The 1970s saw a resurgence in the scholarship on Anna Louise Strong’s life, especially in feminist circles. In general, historians pre-1970 doubted the authenticity of Strong’s political radicalism and criticized the inconsistency in her participation. Neis’ scholarship represents the largely uncritical second-wave feminist interest in Strong’s life following her death in 1970. The scholarship on Strong’s life falls into three categories: the old guard, the feminist renaissance, and twenty-first-century perspectives. Since 2000, a more nuanced interpretation of Strong’s life incorporated elements of the old guard and feminist discussions. Anna Louise Strong’s introduction to activism began in her childhood as the daughter of a liberal preacher and early adopters of abolition theology. After receiving her undergraduate degree from Oberlin, Anna Louise Strong presented her Ph.D. at the University of Chicago. Most of the primary sources are of Strong’s writings, including her 1935 autobiography I Change Worlds: The Remaking of an American. Strong’s faithful support of the Wobblies and more radical causes did not manifest all at once. After Strong’s testimony at Wobbly Hulet Wells’ trial in the fall of 1917, a recall movement against her gathered new momentum. Strong’s documentation of the events of the Everett Massacre of 1916 and the trials of I.W.W. trial cemented her status as a radical among the Seattle business elite.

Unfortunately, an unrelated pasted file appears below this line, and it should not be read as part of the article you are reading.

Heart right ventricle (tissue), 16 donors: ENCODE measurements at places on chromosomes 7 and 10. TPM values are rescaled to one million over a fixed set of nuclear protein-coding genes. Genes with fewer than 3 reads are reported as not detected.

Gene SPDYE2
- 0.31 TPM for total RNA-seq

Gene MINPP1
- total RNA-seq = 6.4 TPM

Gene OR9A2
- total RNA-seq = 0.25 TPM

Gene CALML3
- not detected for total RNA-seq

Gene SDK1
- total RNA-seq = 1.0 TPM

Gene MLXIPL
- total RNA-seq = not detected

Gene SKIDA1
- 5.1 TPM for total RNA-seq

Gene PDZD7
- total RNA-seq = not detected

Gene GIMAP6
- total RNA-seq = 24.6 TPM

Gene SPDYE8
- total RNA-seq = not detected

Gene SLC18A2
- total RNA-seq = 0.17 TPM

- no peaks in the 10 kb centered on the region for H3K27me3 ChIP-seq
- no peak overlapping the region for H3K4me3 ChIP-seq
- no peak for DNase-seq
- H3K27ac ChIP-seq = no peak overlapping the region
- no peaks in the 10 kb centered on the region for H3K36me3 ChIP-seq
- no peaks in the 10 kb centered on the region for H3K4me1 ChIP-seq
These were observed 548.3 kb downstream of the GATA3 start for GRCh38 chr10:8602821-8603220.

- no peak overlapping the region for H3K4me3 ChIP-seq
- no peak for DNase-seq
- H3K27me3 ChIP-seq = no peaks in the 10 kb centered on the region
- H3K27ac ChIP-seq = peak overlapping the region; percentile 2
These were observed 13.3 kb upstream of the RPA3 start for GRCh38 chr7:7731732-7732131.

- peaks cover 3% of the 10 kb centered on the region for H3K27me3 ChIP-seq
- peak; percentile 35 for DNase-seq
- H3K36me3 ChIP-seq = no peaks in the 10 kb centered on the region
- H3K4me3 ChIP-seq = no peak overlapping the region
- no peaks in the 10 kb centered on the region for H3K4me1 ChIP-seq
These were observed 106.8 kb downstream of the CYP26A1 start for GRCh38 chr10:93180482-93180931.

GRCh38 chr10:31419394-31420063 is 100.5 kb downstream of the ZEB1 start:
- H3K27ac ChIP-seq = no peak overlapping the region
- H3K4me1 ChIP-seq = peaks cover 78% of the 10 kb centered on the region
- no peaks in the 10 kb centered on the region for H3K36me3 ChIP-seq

Bachelor of Arts in History
Date of Award
NABORS, CHARLOTTE, "Her World Changed: Anna Louise Strong and The 1916 Everett Massacre" (2022). History Theses. 40.